Northern Ireland's political leaders have said they are close to an agreement on how to deal with the controversial issue of flying flags in the region.
First Minister Peter Robinson and Deputy First Minister Martin McGuinness indicated that a breakthrough was within reach. Democratic Unionist leader Mr Robinson said he was hopeful of an official announcement within weeks.
It is understood a deal on flags is one of a number of policy developments expected to be unveiled by the two men in the near future. New economic stimulus initiatives are also apparently being finalised around the table at Stormont Castle.
Progress has been achieved in recent weeks after a period of relative stalemate and ill-feeling between the DUP and Sinn Fein. Relations are believed to have improved following a series of intensive, behind closed doors meetings involving senior party figures.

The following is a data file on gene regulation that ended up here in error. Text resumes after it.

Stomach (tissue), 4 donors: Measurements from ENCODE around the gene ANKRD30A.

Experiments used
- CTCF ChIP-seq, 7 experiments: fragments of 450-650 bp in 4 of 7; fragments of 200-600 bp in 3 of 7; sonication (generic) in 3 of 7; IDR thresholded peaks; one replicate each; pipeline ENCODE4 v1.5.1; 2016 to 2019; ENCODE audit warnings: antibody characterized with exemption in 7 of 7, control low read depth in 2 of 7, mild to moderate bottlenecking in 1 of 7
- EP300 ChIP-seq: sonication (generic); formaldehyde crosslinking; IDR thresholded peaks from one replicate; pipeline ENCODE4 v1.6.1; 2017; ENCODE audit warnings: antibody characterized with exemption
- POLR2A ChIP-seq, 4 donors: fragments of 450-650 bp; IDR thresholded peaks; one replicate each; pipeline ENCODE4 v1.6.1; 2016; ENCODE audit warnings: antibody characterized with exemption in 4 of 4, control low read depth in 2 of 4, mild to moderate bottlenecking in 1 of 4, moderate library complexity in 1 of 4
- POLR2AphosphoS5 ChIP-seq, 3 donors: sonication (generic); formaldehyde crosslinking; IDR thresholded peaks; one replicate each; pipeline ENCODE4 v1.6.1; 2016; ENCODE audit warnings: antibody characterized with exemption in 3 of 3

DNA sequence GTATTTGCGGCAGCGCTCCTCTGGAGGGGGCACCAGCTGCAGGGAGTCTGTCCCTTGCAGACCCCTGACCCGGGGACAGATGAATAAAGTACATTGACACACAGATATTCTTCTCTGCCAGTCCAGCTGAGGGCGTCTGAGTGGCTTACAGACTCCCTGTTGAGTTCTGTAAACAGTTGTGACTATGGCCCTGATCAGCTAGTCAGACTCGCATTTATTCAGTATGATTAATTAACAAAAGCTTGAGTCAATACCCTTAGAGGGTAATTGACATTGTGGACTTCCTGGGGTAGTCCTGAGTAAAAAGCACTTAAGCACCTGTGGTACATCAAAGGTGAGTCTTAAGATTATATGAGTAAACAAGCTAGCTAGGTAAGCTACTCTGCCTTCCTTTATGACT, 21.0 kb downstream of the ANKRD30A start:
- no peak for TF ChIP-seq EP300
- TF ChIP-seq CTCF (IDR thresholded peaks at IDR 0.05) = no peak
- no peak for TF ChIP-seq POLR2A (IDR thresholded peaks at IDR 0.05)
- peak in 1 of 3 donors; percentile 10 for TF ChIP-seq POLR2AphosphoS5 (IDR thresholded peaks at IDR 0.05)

Flags have dominated the political landscape of Northern Ireland over the last six months, triggered by Belfast City Council's decision to limit the number of days the Union flag flies over Belfast City Hall.
That move to only fly the flag on so-called designated days was met with fury by some loyalists. Weeks of protests followed, with a number descending into serious rioting and violence.
While the demonstrations have abated, a plethora of Union flags and Irish tricolours continue to be erected on lamp posts in loyalist and nationalist areas across Belfast and beyond. Many paramilitary flags have also been put up.
The controversy took another twist this week when it emerged that DUP Finance Minister Sammy Wilson had embarked on a £10,000 plan to erect flag poles outside five additional government buildings under his control to enable the hoisting of the Union flag on the designated days.
SDLP leader Alasdair McDonnell warned Mr McGuinness and Mr Robinson not to "concoct" a deal behind closed doors. He said agreement could only be reached with an "open and inclusive" process.
Mr McDonnell said: "We have learned at our cost that political fixes don't solve political problems. That is part of why there is a political impasse."